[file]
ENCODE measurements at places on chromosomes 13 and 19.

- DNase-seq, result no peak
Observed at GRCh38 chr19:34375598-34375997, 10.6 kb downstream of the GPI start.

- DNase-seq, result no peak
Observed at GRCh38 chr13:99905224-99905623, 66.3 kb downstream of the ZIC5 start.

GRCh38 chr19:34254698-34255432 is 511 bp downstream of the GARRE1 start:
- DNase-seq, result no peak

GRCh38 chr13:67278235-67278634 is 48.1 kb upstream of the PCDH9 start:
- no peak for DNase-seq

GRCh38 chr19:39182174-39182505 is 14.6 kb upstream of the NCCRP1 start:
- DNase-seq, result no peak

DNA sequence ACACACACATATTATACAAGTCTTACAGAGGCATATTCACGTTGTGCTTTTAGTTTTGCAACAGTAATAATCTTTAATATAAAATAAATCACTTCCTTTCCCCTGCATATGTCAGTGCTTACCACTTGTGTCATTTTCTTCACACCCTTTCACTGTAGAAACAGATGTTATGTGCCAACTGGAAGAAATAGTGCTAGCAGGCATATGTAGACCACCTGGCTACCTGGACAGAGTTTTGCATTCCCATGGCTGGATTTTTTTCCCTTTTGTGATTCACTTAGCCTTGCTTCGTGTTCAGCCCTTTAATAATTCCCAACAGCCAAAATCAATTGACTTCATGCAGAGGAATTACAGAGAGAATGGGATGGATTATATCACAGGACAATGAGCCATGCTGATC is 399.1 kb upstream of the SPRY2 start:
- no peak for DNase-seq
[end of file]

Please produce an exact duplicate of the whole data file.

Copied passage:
ENCODE measurements at places on chromosomes 13 and 19.

- DNase-seq, result no peak
Observed at GRCh38 chr19:34375598-34375997, 10.6 kb downstream of the GPI start.

- DNase-seq, result no peak
Observed at GRCh38 chr13:99905224-99905623, 66.3 kb downstream of the ZIC5 start.

GRCh38 chr19:34254698-34255432 is 511 bp downstream of the GARRE1 start:
- DNase-seq, result no peak

GRCh38 chr13:67278235-67278634 is 48.1 kb upstream of the PCDH9 start:
- no peak for DNase-seq

GRCh38 chr19:39182174-39182505 is 14.6 kb upstream of the NCCRP1 start:
- DNase-seq, result no peak

DNA sequence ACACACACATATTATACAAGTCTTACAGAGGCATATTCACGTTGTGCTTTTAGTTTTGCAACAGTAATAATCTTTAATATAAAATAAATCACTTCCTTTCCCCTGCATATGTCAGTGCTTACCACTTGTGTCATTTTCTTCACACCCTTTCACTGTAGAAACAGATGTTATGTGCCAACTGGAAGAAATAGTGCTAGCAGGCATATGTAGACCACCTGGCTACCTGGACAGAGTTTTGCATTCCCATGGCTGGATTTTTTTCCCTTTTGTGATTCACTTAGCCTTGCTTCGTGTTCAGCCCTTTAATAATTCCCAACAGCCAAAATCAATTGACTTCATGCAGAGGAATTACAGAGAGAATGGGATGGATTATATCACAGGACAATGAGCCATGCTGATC is 399.1 kb upstream of the SPRY2 start:
- no peak for DNase-seq